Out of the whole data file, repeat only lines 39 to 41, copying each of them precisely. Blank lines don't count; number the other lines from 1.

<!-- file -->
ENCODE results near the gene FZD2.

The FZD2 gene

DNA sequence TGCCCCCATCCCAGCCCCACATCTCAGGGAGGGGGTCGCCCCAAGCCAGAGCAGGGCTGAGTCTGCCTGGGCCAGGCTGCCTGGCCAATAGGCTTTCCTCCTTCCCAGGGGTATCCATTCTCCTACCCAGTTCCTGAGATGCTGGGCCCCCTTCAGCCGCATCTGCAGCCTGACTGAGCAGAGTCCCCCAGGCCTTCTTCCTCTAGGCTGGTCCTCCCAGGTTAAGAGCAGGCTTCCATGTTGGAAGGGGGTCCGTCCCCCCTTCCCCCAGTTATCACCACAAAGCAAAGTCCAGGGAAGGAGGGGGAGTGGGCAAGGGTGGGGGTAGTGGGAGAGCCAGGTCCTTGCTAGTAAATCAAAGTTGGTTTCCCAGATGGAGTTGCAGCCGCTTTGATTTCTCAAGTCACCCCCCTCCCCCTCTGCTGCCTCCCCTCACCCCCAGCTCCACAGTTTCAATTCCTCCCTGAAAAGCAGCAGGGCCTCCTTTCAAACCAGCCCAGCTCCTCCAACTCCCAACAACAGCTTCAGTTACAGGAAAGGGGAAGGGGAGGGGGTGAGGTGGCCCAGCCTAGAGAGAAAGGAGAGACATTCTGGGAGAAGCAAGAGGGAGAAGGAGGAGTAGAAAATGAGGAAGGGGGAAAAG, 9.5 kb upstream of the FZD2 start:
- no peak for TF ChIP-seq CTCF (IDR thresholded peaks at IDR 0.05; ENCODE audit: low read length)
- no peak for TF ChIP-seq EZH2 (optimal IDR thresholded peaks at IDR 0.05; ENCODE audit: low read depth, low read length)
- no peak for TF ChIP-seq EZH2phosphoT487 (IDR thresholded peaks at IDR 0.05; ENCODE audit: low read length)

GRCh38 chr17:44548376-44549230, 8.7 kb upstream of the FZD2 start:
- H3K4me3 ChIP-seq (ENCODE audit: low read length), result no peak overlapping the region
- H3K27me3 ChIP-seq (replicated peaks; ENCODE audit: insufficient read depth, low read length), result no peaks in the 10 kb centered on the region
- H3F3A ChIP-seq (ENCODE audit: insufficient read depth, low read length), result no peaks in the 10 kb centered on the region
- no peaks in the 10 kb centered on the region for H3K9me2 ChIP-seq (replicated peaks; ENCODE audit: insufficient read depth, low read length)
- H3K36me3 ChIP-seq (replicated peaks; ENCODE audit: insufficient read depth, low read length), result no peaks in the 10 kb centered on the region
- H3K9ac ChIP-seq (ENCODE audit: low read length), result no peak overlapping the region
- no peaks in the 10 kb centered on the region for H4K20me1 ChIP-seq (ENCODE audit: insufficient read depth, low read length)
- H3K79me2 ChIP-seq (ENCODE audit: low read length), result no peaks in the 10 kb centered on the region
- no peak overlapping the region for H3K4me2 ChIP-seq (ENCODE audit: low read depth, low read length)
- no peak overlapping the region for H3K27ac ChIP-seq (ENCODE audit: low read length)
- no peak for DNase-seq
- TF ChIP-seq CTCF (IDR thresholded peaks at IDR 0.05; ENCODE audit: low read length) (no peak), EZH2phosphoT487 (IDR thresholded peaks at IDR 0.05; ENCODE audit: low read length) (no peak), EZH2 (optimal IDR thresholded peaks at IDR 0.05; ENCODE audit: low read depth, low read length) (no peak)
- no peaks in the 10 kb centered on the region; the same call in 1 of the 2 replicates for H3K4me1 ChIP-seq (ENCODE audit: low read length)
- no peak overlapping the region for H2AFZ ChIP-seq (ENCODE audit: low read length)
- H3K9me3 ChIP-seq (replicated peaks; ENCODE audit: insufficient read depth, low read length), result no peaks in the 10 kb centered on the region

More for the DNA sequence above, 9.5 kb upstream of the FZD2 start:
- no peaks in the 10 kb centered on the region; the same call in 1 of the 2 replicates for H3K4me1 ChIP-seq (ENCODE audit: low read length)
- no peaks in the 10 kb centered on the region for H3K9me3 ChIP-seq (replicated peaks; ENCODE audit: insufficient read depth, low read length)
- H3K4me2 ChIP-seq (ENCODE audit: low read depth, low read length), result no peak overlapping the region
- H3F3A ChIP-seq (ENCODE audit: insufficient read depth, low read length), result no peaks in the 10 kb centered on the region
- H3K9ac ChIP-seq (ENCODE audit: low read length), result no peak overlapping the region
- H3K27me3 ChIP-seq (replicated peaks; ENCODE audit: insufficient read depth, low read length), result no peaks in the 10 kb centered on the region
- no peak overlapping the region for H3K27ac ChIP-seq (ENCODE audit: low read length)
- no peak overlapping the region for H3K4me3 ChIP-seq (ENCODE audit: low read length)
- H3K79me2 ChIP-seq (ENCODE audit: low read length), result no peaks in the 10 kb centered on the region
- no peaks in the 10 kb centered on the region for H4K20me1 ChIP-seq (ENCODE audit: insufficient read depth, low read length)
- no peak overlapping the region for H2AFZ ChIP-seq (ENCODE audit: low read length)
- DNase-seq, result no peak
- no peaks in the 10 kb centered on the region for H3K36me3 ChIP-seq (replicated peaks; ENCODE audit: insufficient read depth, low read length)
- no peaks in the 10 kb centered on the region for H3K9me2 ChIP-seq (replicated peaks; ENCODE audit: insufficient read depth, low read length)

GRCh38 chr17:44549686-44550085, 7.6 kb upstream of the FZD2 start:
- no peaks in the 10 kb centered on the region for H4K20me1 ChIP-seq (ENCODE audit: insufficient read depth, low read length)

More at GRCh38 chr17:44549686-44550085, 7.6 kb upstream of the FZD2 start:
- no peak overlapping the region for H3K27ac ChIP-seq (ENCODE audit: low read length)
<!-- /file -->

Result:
- no peaks in the 10 kb centered on the region for H4K20me1 ChIP-seq (ENCODE audit: insufficient read depth, low read length)

More at GRCh38 chr17:44549686-44550085, 7.6 kb upstream of the FZD2 start:
- no peak overlapping the region for H3K27ac ChIP-seq (ENCODE audit: low read length)